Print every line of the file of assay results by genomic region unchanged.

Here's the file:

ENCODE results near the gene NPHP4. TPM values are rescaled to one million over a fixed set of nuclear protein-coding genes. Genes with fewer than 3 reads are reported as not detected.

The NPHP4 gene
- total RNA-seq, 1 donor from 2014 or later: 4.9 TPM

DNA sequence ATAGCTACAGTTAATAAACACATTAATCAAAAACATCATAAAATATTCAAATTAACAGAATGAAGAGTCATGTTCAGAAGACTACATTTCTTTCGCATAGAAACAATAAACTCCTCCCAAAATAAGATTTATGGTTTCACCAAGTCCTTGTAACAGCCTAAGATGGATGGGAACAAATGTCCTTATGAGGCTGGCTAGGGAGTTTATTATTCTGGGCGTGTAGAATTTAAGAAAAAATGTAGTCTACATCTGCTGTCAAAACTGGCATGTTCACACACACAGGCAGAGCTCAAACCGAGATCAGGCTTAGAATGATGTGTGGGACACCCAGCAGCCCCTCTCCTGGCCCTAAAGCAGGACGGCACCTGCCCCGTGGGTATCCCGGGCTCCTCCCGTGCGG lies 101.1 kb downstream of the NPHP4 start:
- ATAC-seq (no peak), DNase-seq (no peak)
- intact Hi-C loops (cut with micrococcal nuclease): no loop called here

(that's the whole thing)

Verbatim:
ENCODE results near the gene NPHP4. TPM values are rescaled to one million over a fixed set of nuclear protein-coding genes. Genes with fewer than 3 reads are reported as not detected.

The NPHP4 gene
- total RNA-seq, 1 donor from 2014 or later: 4.9 TPM

DNA sequence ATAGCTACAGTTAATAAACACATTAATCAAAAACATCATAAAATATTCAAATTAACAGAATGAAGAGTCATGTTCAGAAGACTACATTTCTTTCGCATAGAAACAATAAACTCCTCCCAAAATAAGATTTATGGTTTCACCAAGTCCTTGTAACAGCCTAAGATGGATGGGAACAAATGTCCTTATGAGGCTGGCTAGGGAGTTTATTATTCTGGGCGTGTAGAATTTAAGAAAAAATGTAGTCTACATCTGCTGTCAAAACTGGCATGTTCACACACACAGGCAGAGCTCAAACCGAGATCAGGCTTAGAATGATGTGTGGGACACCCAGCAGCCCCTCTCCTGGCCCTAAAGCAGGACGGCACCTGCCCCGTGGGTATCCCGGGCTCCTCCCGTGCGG lies 101.1 kb downstream of the NPHP4 start:
- ATAC-seq (no peak), DNase-seq (no peak)
- intact Hi-C loops (cut with micrococcal nuclease): no loop called here